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Seventh-day Adventist Leader Speaks on Moral and Political Justice at BYU

I do not always share LDS Newsroom press releases. But when I do, they are about justice.

SALT LAKE CITY — Dr. Ella Smith Simmons, general vice president of the Seventh-day Adventist world church, addressed students, faculty and administrators at Brigham Young University about the importance of education in a just society as part of a lecture series of Faith, Family and Society on Thursday, February 12, 2015.

“It seems as though we’re always searching for that right balance in our community and our neighborhood and our relationships,” Simmons told a gathering in the Varsity Theater in the Wilkinson Student Center. She visited the Provo, Utah, campus with her husband, Nord Simmons, a retired high school teacher. The university is owned and operated by The Church of Jesus Christ of Latter-day Saints.

“We all would surely agree that justice is important from both moral and political perspectives,” said Simmons. “We probably would not assume that there is an inclusion and assert that justice is an important spiritual concept as well. One may disagree about the nature, basis and legitimate application of justice, but respect for persons is its core.”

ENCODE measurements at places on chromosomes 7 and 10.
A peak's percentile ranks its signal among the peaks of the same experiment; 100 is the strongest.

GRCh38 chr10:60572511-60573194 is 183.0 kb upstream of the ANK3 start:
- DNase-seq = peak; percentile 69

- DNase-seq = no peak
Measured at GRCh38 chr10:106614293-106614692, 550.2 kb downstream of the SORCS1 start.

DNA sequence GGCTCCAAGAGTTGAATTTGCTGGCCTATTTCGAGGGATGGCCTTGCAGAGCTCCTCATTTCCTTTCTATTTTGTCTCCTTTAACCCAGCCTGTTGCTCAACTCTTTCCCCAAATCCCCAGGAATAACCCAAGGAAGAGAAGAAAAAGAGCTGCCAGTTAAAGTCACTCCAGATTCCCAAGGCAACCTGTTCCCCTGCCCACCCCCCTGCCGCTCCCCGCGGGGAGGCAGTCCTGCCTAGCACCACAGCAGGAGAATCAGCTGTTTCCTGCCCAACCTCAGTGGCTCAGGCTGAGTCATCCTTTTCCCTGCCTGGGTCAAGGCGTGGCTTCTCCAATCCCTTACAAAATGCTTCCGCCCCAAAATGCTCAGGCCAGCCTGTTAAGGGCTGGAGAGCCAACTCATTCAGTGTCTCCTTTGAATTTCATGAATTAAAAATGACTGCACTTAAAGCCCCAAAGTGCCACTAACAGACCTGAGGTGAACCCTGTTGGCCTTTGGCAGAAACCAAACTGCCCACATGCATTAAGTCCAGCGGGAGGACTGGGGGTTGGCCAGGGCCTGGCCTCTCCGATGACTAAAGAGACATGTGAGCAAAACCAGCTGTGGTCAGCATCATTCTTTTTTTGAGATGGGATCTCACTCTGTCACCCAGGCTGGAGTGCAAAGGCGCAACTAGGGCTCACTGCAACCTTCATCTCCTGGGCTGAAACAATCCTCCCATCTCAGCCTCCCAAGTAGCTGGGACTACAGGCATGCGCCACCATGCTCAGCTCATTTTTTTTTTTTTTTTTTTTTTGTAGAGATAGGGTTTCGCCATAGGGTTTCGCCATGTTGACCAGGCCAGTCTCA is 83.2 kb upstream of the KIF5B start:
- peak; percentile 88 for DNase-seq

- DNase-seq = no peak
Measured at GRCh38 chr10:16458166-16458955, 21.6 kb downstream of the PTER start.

“Western philosophers generally regard justice as the most fundamental of all the virtues for ordering and organizing interpersonal relations and establishing and maintaining a stable political society,” she explained.

Simmons said faith-based education is important in our society today. “Perhaps this is one of the greatest roles for faith-based education in today’s world — to interpret humanity for a world that has lost sight of an understanding as it attempts to relativize all things and to do so from a purely human and significantly secular perspective. And while it should not be the case, education is sometimes more powerful than the church and the home.”

According to the Seventh Day Adventist Church website, Simmons is “first woman to serve as a vice president of the Seventh-day Adventist world church” and she is a former professor of education.

It sounds like I need to hunt down the video or text of her address. I see a whole lot of overlapping consensus.

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Comments

  1. I have been fascinated by several essays and videos on what the role of 7th Day Adventist missionaries see as their role when they go into communities. The building projects are all focused on improving the lives of everyone in the community. They spend much less than we do building a chapel, and instead focus on water, sanitation and a basic structure that can be used by the community for a variety of purposes, often allowing other churches to use the building on Sundays, when they aren’t needed for Seventh Day Adventist services. Almost every building has at least one day where medical treatment care is available for no charge, and in areas with active conflicts they often use the simple buildings as places of peace to negotiate between different factions in a community. I have been pretty impressed with the way that their international education programs work as well. I hope that you can find the video. 🙂

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